“No. I have the day off,” he said, though he didn’t bother pretending to be particularly excited about it. “My deputy begged to work the whole Christmas weekend when he found out his mother-in-law was visiting. He’d rather be snowed in at the office than with her…”

“Well, maybe some time to yourself is what you need this year, Jack. I think you need to do some soul-searching, honey. I know you’re unhappy.”

He was suddenly getting uncomfortable about how pensive Maggie was getting in her old age. “I’m happy. Perfectly, wonderfully gaga about life,” he exaggerated, wishing with all his might it was true.

She sighed and raised an eyebrow. Finally, she just threw her hands in the air as if she surrendered. “Alright, alright, I’ll keep out of it,” she promised. “It’s your life…”

“That’s right,” he said with a nod. “It’s my life… And my cookie.” He mischievously snatched his hand out and grabbed a cookie before she could react. Then he walked over and kissed her on the cheek before he turned to leave, shoving the cookie in his mouth as he did so. “Merry Christmas if I don’t see you ‘til after. Call me if you have any emergencies,” he offered, but he had a feeling she wouldn’t. Maggie’s house was stable, her pantries were stocked better than most castles, and although she had a bad hip, she had close neighbors and a niece to help her with chores.

He knew she was right, though. He did need to do some soul-searching. His life wasn’t turning out like he had hoped it would. He had become sheriff when he was twenty-eight, but it didn’t seem like he had progressed much after that. He knew he needed a big change; he just didn’t know what that was going to be. Luckily, he had Christmas to sit by himself and figure it out.

Jo stood motionlessly in the shower, deep in thought, just letting the water flow over her.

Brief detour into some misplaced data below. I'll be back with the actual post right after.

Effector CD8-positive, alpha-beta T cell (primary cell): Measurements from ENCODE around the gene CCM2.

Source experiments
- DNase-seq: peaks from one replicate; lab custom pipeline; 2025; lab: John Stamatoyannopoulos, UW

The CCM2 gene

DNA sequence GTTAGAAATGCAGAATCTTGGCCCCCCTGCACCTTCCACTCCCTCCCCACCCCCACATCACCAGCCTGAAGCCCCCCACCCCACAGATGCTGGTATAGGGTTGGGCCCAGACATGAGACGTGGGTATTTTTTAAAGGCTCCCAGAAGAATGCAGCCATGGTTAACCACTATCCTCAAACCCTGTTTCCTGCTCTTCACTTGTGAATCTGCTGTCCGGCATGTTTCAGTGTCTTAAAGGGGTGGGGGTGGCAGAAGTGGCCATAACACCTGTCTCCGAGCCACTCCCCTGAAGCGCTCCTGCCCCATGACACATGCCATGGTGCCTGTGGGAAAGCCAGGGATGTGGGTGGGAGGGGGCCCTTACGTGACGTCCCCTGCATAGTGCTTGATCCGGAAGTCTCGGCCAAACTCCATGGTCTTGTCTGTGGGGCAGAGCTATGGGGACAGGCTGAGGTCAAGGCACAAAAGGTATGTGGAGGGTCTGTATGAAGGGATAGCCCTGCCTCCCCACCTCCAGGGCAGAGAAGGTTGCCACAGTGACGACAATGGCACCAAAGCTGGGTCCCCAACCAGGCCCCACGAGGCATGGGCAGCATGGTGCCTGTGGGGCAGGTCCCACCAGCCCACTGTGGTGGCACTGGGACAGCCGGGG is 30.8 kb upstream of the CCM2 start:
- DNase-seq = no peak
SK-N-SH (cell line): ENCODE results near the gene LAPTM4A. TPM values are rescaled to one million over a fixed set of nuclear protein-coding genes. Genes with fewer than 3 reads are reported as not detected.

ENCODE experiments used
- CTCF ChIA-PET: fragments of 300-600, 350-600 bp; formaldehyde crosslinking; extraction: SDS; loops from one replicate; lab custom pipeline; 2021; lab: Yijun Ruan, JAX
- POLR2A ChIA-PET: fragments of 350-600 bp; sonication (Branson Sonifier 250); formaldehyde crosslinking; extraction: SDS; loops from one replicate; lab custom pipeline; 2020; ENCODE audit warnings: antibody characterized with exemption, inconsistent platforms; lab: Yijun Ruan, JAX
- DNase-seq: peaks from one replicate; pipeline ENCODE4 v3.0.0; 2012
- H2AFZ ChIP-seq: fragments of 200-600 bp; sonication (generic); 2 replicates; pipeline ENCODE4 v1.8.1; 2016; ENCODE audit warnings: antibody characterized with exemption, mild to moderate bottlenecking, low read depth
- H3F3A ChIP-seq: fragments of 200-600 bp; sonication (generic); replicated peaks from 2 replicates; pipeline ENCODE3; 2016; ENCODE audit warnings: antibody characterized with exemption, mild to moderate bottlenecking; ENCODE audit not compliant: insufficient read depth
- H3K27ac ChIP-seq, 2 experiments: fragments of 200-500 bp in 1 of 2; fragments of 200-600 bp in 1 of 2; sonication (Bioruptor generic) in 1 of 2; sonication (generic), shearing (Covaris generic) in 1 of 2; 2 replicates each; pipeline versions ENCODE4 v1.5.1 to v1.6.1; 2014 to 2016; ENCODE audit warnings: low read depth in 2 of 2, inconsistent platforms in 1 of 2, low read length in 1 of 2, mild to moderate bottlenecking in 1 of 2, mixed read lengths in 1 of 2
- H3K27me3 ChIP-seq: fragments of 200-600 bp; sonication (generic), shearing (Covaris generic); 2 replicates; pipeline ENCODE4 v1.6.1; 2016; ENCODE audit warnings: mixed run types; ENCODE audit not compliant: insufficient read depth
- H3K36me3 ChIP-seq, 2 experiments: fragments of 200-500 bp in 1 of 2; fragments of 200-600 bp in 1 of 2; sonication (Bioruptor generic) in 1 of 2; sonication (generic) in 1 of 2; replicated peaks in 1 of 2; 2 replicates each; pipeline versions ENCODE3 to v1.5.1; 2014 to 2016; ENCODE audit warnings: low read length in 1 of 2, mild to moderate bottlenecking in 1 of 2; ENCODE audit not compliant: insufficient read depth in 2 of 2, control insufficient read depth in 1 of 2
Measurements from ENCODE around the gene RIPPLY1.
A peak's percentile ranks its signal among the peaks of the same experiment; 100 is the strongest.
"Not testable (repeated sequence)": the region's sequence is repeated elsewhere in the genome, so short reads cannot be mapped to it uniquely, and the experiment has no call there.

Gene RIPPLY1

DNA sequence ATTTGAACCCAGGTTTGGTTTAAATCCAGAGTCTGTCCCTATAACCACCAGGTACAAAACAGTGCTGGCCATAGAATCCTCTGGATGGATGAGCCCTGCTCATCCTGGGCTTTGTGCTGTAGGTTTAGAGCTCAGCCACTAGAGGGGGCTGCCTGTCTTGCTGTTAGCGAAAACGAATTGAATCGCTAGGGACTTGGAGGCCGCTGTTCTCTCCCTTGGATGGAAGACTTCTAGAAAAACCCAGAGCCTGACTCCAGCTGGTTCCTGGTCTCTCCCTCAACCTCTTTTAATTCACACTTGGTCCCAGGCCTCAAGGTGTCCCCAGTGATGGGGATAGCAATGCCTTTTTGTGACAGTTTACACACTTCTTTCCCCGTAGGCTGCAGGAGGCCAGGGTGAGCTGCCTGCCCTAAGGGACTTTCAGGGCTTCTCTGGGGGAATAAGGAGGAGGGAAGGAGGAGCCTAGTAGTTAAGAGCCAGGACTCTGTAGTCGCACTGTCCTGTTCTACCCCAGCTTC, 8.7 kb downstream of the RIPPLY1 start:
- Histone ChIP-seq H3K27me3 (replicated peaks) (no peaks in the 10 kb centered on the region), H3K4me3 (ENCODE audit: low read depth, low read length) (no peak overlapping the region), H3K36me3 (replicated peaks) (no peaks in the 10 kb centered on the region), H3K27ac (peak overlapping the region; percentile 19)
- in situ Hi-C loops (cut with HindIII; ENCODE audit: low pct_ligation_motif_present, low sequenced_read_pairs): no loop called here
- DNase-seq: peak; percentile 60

Whenever she saw Jack, she could barely think of anything else for a long time. She hated how her emotions were so conflicted. On the one hand she didn’t want anything to do with him, but on the other she thought he was the most gorgeous, wonderful man alive.

She figured most of the things that made her nearly swoon when she saw him were only emotional remnants of her past. Growing up, she thought the man walked on water. He was nearly ten years older and he acted like he was twenty years older. When she was still in high school, it already seemed like Jack had his life figured out. He was fresh out of the military after two tours of duty, and it seemed like everything he did, and everything he said, was just perfect.

She wasn’t alone in her thinking, either. All the other girls in her school felt the same way about him. It was impossible not to. Jack was tall and had a fine, chiseled body, a hard jaw line, sharp, piercing blue eyes… Everyone thought that he was all that is man.

And, out of all the girls in town, she was the one that got to see the most of him. Because of his connection to her aunt, he lavished attention on her. She figured now that he did that because he was trying to help her get through the shock of her parents’ death—maybe because he had experience when it came to loss. His mother died when he was a teenager as well, and he was no stranger to grieving.

He had spoiled her, which was exactly what she needed at the time. He would bring her thoughtful little gifts, take her out to movies, and drive her to Bend, Oregon to go shopping. He would even pick her up and drop her off at school constantly, making her the envy of every girl she knew. Not to mention, having a handsome guy in his mid-twenties give her so much public attention made her popular in a new school.

She hadn’t been a good student before her parents’ car accident, but Jack had been able to keep her focused enough to get the grades she needed for college. Her world had seemed more and more right every day, even though the high school crowd that existed in the small town was quite a rough, tight-knit bunch, and it was hard to stay out of trouble.

So by the time she was a senior, she was well liked enough to get invited to everything—every party, every camping trip, every concert. Maggie was oblivious, and Jo had begun to keep Jack, who was the town’s sheriff by then, as much at bay as she could. But the more she separated herself from him, the more suspicious he became.

Suspicious or not, and however much he seemed to be on her case, she loved it. And after starting her senior year, she came to realize that she was in love with him. And since she was at that age where everyone seemed to be hooking up in the back of old Chevy trucks, or underneath the football bleachers, she decided that she wanted Jack Fawkes to be her first—who else was more perfect? She wasn’t attracted to anyone else; nobody else held a candle to him. No one held the type of magic she felt Jack was capable of. And since he spent so much time with her, she felt that she wasn’t too off-base in thinking he might reciprocate her feelings.